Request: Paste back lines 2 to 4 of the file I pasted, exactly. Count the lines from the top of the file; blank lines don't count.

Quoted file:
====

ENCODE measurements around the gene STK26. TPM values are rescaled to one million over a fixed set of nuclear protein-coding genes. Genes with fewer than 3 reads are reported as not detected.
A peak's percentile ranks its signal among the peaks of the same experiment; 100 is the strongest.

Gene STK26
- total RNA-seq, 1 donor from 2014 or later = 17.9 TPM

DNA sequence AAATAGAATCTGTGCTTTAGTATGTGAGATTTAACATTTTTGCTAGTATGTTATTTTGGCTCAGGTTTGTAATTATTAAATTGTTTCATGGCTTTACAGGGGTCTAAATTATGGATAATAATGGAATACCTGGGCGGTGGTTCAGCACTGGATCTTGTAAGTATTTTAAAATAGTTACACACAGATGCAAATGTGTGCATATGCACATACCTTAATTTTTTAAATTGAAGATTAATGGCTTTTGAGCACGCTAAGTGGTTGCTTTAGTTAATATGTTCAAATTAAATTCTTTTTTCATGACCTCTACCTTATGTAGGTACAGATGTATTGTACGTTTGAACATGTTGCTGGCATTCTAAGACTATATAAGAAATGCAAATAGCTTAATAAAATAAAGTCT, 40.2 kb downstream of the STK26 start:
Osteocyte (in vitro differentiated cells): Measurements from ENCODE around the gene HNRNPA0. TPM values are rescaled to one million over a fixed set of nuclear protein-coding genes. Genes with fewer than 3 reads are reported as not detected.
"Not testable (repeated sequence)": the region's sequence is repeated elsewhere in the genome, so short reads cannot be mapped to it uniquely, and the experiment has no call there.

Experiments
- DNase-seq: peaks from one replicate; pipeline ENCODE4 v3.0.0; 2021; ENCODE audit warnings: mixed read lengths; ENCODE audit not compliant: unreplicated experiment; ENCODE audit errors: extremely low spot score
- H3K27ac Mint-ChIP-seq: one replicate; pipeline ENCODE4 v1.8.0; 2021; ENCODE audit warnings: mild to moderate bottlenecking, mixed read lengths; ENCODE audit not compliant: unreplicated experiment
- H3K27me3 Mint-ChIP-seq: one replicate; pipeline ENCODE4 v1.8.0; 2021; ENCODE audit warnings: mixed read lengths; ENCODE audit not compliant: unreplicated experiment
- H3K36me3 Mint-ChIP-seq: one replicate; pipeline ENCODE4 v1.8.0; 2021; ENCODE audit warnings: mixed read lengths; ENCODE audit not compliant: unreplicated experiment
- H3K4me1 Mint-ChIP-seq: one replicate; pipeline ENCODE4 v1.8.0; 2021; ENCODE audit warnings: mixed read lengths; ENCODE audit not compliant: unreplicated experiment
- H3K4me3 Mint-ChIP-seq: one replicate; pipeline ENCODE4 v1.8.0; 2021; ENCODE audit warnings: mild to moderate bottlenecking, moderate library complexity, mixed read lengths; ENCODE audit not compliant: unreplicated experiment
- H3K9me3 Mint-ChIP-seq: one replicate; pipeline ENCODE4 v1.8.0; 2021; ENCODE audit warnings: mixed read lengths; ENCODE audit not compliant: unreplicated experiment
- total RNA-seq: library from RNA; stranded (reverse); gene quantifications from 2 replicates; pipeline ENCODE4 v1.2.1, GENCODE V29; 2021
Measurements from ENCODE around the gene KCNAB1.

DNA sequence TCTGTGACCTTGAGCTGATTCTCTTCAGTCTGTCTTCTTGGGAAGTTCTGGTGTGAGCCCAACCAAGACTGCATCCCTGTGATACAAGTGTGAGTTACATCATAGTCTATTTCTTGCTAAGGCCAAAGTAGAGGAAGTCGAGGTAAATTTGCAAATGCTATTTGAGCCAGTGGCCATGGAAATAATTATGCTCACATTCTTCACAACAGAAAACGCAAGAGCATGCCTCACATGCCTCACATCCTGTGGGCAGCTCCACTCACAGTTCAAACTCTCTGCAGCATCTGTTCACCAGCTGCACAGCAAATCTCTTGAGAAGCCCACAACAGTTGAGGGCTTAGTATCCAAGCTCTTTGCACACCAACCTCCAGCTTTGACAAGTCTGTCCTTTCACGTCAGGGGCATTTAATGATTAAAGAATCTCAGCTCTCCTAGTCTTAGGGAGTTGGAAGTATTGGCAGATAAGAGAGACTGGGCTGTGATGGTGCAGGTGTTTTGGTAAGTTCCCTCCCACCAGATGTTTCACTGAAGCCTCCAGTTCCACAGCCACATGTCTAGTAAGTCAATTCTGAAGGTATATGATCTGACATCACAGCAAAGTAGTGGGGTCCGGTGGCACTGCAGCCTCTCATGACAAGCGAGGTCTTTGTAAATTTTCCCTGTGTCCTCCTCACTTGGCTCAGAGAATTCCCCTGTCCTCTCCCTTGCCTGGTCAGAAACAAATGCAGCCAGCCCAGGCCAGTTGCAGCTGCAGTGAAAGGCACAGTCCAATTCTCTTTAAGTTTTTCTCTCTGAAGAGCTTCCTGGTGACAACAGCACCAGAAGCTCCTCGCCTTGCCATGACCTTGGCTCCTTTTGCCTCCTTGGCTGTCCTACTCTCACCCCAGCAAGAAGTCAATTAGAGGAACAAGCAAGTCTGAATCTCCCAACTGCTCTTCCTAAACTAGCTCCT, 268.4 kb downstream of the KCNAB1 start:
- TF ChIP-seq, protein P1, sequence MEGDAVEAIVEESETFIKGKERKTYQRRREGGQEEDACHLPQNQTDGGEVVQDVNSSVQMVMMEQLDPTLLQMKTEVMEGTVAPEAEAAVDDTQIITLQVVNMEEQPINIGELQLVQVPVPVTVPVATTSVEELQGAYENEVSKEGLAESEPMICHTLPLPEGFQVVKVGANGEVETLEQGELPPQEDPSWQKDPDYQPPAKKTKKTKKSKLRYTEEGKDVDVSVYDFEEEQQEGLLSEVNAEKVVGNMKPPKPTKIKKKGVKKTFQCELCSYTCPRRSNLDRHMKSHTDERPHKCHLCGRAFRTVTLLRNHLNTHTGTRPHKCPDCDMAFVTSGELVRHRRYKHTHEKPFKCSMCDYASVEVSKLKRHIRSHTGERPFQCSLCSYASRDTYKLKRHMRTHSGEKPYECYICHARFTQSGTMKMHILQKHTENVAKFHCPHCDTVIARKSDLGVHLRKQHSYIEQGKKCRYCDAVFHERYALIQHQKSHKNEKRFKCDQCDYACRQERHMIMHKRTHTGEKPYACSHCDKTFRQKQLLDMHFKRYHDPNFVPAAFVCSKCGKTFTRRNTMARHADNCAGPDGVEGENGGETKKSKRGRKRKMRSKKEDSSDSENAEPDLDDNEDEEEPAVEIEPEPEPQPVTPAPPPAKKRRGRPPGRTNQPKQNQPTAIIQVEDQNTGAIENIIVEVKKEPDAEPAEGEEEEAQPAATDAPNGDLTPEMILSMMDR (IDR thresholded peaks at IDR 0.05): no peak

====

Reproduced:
A peak's percentile ranks its signal among the peaks of the same experiment; 100 is the strongest.

Gene STK26
- total RNA-seq, 1 donor from 2014 or later = 17.9 TPM